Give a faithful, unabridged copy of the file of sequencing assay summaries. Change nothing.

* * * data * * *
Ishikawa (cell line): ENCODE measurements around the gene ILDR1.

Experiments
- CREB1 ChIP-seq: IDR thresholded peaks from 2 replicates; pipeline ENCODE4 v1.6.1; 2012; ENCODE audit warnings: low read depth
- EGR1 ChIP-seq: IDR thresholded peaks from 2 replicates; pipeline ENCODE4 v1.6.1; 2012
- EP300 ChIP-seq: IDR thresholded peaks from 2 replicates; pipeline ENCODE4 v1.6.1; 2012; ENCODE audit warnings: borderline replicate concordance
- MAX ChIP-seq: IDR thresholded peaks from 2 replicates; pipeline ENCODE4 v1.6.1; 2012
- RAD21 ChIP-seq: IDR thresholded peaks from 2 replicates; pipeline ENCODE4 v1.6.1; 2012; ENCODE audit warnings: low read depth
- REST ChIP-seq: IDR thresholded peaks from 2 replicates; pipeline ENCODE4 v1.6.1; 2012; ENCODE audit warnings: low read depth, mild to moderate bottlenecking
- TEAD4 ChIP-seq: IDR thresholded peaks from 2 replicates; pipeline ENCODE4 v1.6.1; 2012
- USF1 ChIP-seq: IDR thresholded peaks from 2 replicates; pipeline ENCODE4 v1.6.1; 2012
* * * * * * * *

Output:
Ishikawa (cell line): ENCODE measurements around the gene ILDR1.

Experiments
- CREB1 ChIP-seq: IDR thresholded peaks from 2 replicates; pipeline ENCODE4 v1.6.1; 2012; ENCODE audit warnings: low read depth
- EGR1 ChIP-seq: IDR thresholded peaks from 2 replicates; pipeline ENCODE4 v1.6.1; 2012
- EP300 ChIP-seq: IDR thresholded peaks from 2 replicates; pipeline ENCODE4 v1.6.1; 2012; ENCODE audit warnings: borderline replicate concordance
- MAX ChIP-seq: IDR thresholded peaks from 2 replicates; pipeline ENCODE4 v1.6.1; 2012
- RAD21 ChIP-seq: IDR thresholded peaks from 2 replicates; pipeline ENCODE4 v1.6.1; 2012; ENCODE audit warnings: low read depth
- REST ChIP-seq: IDR thresholded peaks from 2 replicates; pipeline ENCODE4 v1.6.1; 2012; ENCODE audit warnings: low read depth, mild to moderate bottlenecking
- TEAD4 ChIP-seq: IDR thresholded peaks from 2 replicates; pipeline ENCODE4 v1.6.1; 2012
- USF1 ChIP-seq: IDR thresholded peaks from 2 replicates; pipeline ENCODE4 v1.6.1; 2012